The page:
We were walking up Parkside, just before you get to our school.
'Have we to talk in Arjy Parjy?' said Ted.
Arjy Parjy was like a secret language we had in our class. You had to put 'arj' in the middle of every word, and if you could speak it fast you were right good.
'Darjo yarjou sparjeak Arjy Parjy?' I said.
'Yarjes. Darjo yarjou?'
We walked back up the road as far as the furniture van and shouted to the woman in the armchair: 'Darjo yarjou sparjeak Arjy Parjy?' She shouted: 'Wait till I go down to that school! You'll be laughing on the other side of your faces!' We shouted: 'Couldn't catch a copper!' and crossed over the road, seeing how straight we could go walking backwards.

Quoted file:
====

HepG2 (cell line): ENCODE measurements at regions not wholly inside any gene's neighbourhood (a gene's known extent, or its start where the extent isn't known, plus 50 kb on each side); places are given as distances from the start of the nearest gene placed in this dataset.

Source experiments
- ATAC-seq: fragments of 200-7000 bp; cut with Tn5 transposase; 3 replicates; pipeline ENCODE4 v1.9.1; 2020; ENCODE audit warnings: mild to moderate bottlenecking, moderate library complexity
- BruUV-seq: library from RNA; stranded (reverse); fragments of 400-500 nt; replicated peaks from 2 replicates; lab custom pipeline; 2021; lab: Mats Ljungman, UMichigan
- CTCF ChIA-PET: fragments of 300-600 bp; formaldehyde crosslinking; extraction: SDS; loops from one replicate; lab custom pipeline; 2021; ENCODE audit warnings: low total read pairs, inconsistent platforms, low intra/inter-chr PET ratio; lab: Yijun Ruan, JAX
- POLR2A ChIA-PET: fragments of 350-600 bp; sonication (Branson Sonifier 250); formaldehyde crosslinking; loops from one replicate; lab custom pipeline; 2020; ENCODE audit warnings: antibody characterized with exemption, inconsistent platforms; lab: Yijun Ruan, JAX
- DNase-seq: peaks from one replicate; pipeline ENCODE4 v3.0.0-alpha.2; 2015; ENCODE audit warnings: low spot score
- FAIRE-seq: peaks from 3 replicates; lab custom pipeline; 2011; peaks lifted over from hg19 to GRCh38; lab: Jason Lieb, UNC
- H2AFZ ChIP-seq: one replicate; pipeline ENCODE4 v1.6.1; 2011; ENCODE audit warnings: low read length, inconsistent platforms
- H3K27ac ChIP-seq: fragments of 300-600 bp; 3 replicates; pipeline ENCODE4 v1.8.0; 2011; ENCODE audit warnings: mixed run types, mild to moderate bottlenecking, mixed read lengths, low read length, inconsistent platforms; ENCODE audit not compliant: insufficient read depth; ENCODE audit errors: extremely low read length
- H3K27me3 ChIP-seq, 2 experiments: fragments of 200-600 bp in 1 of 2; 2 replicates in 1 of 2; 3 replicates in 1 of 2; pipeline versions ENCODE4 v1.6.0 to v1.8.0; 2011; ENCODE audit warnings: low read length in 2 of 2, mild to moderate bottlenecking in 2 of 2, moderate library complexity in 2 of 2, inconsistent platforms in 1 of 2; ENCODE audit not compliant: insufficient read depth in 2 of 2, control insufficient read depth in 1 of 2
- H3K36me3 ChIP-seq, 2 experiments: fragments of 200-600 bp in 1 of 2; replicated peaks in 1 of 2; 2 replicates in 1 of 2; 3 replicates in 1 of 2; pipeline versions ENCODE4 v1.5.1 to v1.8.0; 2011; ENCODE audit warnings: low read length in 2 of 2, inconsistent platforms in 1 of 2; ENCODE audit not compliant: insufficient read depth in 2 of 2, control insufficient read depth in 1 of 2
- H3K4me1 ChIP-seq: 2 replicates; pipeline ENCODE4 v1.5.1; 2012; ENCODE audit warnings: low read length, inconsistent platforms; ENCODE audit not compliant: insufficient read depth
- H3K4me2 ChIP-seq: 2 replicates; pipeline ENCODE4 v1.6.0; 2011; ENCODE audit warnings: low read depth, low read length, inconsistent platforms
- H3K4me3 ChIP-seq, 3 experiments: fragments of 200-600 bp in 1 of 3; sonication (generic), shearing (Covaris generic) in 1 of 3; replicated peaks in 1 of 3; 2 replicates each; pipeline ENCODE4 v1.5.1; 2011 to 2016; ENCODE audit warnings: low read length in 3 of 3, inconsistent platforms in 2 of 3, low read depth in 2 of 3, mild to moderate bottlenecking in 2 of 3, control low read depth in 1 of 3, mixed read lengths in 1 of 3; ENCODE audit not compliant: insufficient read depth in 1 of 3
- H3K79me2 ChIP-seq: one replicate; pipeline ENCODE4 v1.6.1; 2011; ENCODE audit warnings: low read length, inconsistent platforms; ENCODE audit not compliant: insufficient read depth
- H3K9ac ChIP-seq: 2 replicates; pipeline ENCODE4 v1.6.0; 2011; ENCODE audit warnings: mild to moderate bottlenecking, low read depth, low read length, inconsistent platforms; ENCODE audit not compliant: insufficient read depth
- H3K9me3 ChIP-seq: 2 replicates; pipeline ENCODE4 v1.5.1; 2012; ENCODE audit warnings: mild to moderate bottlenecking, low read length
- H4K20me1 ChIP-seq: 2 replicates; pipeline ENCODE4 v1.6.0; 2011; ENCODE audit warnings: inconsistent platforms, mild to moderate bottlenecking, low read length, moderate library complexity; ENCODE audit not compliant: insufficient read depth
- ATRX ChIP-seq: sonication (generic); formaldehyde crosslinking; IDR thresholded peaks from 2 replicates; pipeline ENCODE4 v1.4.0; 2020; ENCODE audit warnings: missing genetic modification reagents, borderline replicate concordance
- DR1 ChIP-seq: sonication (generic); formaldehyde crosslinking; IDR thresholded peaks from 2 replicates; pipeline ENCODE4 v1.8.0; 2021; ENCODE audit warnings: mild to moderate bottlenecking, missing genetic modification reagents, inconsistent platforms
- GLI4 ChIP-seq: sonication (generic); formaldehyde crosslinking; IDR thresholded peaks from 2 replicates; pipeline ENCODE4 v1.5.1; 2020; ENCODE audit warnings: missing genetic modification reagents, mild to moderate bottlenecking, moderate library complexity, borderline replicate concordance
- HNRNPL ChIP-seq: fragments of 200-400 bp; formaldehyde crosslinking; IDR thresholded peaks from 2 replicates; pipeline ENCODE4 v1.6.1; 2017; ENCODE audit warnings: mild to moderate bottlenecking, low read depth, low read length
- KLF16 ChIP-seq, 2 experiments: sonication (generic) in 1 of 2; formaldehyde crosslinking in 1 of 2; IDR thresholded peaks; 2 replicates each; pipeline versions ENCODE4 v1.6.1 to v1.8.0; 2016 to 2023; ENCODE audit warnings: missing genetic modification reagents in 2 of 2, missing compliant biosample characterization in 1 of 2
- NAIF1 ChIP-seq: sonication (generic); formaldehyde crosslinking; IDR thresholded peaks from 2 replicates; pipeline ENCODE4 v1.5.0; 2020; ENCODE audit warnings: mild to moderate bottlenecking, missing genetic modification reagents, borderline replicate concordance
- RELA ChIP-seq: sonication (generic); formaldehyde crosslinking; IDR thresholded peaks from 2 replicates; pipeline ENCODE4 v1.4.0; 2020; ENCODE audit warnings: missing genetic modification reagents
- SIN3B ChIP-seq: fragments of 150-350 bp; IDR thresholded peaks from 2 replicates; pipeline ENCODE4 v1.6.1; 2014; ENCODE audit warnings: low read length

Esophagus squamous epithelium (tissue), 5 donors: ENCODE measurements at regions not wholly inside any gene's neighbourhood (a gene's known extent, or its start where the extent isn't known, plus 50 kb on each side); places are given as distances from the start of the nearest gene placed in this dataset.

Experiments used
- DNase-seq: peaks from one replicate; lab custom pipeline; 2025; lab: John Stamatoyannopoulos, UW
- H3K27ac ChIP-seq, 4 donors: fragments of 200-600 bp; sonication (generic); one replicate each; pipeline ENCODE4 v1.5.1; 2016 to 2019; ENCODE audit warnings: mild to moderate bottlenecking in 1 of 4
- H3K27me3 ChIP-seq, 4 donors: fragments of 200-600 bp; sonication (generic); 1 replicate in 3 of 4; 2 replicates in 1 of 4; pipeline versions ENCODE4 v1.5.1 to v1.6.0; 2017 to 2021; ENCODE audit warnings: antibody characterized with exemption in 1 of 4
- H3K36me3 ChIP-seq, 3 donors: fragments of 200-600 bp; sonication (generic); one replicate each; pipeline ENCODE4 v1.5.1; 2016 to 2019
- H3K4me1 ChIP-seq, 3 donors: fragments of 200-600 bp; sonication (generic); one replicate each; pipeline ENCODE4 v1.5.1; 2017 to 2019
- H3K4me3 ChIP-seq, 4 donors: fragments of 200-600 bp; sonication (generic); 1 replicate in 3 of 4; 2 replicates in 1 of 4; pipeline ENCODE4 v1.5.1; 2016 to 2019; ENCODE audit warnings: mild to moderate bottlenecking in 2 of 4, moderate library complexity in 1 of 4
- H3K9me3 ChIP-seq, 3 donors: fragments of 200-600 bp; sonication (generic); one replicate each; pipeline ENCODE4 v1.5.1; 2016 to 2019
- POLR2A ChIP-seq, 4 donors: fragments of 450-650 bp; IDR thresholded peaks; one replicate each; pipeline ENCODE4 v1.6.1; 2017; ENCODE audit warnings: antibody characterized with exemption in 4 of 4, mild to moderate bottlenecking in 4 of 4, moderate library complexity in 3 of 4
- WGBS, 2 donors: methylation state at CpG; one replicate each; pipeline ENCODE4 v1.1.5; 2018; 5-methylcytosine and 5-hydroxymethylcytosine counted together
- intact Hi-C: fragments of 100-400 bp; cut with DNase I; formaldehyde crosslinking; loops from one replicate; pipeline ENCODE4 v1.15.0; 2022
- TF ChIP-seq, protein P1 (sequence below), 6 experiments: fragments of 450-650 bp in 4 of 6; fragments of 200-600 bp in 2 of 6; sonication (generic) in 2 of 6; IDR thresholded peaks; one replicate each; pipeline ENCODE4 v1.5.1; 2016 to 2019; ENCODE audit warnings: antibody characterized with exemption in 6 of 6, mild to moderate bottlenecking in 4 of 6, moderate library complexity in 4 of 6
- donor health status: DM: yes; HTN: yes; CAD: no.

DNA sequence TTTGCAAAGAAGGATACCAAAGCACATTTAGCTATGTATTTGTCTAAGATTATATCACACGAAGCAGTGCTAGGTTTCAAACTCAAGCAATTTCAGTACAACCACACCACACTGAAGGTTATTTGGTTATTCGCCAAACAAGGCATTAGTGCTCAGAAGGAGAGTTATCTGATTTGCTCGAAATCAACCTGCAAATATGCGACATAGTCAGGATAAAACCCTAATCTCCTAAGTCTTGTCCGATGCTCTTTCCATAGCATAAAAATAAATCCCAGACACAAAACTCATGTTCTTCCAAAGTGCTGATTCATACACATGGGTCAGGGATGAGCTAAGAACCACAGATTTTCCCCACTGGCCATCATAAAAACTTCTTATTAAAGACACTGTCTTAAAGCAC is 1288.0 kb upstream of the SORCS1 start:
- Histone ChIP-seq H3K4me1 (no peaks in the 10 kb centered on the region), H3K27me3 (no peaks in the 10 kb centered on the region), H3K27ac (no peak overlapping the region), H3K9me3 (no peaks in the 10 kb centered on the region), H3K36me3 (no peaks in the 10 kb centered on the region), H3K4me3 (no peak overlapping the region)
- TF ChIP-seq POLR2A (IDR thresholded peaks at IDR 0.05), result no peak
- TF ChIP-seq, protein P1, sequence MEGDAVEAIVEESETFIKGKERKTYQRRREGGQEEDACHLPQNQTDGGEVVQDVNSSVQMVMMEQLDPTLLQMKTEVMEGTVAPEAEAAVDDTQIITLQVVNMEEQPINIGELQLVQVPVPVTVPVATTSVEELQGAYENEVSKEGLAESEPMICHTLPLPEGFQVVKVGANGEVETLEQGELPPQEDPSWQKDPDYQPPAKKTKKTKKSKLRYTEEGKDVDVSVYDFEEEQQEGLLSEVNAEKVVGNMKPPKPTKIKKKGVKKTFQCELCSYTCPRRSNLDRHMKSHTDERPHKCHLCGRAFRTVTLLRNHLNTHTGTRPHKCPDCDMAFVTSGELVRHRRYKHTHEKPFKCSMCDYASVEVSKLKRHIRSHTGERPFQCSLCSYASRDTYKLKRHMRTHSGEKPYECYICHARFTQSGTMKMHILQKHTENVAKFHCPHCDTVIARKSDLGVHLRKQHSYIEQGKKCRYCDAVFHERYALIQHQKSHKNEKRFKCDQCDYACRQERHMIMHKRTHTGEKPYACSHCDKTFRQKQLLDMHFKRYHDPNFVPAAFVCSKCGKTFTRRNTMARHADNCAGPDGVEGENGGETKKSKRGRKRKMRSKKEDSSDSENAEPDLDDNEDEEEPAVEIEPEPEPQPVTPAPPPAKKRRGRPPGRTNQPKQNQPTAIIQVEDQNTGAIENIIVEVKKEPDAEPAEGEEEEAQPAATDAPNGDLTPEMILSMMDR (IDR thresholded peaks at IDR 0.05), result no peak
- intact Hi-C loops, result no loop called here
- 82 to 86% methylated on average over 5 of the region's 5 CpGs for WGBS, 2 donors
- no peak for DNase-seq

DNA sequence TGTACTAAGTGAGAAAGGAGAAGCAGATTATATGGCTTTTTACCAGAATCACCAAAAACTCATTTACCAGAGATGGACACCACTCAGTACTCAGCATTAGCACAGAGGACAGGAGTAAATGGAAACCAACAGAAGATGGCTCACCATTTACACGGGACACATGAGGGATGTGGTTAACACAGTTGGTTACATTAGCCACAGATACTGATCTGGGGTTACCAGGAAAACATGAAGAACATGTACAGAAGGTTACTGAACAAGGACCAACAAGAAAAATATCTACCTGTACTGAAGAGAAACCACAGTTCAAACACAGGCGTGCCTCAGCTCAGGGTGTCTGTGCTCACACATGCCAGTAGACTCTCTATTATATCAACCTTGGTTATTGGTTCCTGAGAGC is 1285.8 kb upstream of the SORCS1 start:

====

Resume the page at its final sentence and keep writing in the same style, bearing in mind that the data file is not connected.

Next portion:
'Carjan yarjou sparjeak Arjy Parjy as warjell as marjee?' said Ted.
'Yarjes, I carjan sparjeak it barjetter tharjan anybarjony,' I said.
'I-i-it isn't anybarjony. I mean, it arjisn't anybarjony,' said Ted. 'It's anybarjody.'
We walked on past the branch library, just before you get to out street.
'There is a Happy Land' by Keith Waterhouse was first published in 1957. It is set in a Northern industrial town in the 1940s. A 10 year old boy tells the story in the first person.
In this source the boy and his friend Ted speak Arjy Parjy, a secret language used with their class at school.